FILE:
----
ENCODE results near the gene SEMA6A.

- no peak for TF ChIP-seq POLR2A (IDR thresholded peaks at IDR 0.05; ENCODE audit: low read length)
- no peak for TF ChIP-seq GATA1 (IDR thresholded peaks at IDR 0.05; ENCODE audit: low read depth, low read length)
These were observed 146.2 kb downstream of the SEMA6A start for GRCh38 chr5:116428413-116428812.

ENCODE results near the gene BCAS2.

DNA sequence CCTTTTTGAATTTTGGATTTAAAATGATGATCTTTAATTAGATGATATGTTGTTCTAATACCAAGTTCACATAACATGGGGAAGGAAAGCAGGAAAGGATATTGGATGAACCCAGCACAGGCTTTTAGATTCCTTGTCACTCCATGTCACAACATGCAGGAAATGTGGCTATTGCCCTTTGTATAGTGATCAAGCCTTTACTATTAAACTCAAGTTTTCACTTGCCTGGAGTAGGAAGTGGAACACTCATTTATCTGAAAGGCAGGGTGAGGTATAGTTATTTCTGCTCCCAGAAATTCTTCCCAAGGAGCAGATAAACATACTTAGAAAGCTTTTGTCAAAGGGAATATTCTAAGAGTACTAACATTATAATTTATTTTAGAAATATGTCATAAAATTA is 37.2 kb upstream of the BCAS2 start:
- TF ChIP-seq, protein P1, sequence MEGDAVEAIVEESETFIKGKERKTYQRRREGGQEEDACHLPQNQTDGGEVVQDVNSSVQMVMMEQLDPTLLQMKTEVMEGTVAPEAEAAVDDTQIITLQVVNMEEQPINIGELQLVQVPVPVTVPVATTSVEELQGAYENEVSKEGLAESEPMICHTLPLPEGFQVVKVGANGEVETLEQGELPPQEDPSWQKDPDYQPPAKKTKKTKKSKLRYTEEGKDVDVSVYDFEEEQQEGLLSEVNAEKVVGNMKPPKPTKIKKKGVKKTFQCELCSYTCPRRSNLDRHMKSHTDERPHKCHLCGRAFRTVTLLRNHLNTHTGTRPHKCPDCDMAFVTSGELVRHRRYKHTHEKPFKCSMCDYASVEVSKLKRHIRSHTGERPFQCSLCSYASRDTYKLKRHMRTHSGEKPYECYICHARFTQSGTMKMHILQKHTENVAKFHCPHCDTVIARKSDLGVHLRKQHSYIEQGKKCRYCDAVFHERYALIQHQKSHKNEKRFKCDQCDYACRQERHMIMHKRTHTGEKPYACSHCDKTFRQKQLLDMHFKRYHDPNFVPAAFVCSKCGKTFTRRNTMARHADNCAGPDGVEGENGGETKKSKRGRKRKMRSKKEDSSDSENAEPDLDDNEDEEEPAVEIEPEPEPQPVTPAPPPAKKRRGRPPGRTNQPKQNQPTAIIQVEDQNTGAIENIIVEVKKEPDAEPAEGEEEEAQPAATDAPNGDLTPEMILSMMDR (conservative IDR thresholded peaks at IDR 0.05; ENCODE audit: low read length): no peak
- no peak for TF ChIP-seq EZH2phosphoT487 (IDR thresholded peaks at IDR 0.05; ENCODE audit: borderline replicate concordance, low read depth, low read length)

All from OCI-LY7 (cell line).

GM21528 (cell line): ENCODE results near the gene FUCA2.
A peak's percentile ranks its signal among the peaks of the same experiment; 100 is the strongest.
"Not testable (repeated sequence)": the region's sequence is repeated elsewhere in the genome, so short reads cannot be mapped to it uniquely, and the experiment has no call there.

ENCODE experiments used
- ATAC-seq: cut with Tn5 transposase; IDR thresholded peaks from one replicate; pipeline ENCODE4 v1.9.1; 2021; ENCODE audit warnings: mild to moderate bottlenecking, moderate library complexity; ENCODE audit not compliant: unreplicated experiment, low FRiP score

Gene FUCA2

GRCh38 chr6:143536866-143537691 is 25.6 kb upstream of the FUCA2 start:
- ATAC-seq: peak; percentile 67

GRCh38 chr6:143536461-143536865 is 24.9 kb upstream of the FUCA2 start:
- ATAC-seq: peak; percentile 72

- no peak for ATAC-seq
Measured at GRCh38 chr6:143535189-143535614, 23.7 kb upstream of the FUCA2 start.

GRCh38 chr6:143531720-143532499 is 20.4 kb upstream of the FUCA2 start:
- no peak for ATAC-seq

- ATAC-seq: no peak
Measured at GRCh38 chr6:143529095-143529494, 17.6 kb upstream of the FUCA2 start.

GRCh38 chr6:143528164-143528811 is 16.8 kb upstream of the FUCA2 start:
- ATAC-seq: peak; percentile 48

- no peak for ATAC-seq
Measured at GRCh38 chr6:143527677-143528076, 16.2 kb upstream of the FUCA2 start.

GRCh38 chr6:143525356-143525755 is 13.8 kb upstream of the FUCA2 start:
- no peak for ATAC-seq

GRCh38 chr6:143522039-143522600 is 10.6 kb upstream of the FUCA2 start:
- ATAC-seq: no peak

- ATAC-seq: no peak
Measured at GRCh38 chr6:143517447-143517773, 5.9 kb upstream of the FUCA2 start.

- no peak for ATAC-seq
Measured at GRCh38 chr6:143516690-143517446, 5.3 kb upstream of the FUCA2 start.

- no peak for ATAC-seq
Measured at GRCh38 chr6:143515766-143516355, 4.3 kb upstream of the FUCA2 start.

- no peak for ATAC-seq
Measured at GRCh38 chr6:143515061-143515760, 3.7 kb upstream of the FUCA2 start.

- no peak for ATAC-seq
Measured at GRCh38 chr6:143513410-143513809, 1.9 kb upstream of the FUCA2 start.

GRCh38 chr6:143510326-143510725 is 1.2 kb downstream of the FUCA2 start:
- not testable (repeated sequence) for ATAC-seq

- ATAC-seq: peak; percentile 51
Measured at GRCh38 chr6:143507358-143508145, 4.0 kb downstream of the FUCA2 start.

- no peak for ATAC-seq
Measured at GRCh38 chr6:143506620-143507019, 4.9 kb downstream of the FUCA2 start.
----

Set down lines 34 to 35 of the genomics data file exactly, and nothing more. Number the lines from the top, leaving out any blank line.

- ATAC-seq: no peak
Measured at GRCh38 chr6:143517447-143517773, 5.9 kb upstream of the FUCA2 start.